How to explain anger to kids and teens

We’re wired to feel. Not just the good feelings but the messy, sweaty, crazy, fierce ones too. Feelings drive our aliveness, our relationships, our decisions and our humanity. They’re how we connect, love, decide who’s right, who’s not, what’s good for us and what we should steer clear of. Most importantly, big feelings are a clue that something isn’t right and needs to be dealt with. They direct us to what we need to find balance.

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Sadness is a cue to reach out to those closest to us for emotional support. Happiness tells us to keep doing what we’re doing because it’s doing us good, and fear is a warning that readies us for fight, flight or freeze. And then there’s anger. If it’s not managed well, anger will break hearts, relationships and people. If managed well, anger can be protective and motivating. Plenty of good things have happened throughout history because people got angry enough to make a difference.

The more kids are able to recognise what they’re feeling, the more they can experiment with an effective response and the less control those feelings will have over them. It’s never feelings that cause trouble, it’s what we do with them.

Explaining anger to kids and teens

Every feeling we feel has a really good reason for being there – even anger. It might not always spring to life at the best moment, but its reason for being there will always be a good one. Feelings cause trouble when they sneak up from behind and grab on, bear hug style. When that happens, it can seem like that feeling has complete control, which it kind of does for a while. The key to being emotionally savvy and not being barrelled along by intense, powerful feelings is to turn and face them, feel them, and bring them back under control.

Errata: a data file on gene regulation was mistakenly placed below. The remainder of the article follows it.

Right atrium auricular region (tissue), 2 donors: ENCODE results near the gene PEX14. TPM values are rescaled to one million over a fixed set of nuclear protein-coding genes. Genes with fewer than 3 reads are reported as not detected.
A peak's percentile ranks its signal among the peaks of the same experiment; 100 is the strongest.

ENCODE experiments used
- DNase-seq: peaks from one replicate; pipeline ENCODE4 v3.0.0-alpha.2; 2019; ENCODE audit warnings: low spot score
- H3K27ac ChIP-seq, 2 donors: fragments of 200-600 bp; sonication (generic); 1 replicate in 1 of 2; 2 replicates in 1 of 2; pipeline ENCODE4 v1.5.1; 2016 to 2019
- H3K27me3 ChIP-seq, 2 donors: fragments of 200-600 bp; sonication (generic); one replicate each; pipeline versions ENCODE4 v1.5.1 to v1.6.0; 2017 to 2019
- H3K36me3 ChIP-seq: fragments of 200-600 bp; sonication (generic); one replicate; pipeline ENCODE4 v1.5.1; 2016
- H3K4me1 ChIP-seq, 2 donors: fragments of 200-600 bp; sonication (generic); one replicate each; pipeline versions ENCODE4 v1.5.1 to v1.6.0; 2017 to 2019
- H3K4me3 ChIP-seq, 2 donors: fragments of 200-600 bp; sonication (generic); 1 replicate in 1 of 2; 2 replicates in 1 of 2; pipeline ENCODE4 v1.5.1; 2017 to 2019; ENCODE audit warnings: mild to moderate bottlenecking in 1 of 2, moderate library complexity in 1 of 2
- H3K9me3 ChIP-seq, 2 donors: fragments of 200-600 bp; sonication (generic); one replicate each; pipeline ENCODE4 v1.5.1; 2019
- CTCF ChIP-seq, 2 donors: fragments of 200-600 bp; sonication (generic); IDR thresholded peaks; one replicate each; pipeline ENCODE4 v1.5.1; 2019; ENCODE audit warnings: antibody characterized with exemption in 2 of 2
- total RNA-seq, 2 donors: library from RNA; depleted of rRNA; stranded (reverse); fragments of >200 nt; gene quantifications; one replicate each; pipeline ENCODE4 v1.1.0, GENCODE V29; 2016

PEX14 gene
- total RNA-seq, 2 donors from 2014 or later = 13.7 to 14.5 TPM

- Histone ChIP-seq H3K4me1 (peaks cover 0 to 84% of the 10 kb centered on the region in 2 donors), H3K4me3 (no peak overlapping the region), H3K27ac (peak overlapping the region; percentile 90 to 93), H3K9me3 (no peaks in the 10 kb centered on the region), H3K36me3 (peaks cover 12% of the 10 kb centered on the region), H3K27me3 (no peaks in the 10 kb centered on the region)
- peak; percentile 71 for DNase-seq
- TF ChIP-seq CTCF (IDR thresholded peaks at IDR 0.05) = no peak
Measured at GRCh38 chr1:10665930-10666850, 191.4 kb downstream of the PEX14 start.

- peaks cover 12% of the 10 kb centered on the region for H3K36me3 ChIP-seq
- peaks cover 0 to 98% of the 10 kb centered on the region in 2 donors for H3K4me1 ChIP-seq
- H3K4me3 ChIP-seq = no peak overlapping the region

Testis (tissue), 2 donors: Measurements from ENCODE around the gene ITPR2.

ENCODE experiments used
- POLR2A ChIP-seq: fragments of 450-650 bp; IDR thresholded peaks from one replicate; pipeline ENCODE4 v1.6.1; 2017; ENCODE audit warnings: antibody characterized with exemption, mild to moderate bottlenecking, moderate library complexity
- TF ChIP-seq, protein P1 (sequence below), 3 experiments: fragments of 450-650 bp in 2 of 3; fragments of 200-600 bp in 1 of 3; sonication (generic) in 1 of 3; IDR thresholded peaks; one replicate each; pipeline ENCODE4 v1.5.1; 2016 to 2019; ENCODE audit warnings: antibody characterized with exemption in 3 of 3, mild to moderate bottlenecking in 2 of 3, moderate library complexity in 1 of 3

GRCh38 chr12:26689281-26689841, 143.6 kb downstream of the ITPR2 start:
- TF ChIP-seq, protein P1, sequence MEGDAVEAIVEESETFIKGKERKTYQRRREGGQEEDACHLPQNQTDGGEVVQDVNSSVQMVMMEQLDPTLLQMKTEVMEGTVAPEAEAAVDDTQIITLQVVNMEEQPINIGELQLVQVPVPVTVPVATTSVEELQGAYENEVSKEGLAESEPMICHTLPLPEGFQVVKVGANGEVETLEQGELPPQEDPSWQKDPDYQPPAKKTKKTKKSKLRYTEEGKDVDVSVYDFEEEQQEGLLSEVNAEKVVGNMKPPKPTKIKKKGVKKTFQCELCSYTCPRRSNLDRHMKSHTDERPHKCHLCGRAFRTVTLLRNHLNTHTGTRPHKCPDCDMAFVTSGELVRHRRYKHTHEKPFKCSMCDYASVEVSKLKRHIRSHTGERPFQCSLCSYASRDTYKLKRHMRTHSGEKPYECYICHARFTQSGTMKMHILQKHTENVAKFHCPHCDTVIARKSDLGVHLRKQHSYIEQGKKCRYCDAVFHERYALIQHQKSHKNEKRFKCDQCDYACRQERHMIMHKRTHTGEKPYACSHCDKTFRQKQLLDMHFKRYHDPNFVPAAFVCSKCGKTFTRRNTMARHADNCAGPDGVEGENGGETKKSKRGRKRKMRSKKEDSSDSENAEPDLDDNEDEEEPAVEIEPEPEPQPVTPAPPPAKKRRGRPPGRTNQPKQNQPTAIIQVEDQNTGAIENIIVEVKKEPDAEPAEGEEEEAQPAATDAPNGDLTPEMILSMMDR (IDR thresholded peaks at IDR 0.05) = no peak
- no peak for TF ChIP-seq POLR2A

Anger has a number of good reasons for showing up

It lets people know what you’re feeling

Emotions change the way we hold our body, the expression on our face and our response to situations or to people. It also affects the type of thoughts we think and the memories that come to us. You can usually tell when someone is angry just by looking at them – and people can tell the same thing when the angry one is you. The way your face looks when you’re angry, and the way your body expands to looks taller and stronger can be a warning to others not to come too close.

It’s energising

Anger feels bad, but what would be even worse is being in a bad situation and not realising it, or realising it and not having the energy or motivation to change it. Anger helps us to know when something isn’t right. When something happens to make us angry, the brain releases chemicals to fuel our bodies and gives us the energy to do something about the problem.

It stops intense, difficult feelings taking over

Anger is the only emotion that never exists on its own. There is always another, more powerful emotion underlying it. When an emotion feels too intense, or when the environment feels unlikely to support that emotion, anger is a way to stop that difficult feeling taking over. Some common underlying emotions are fear, grief, insecurity, jealousy and shame.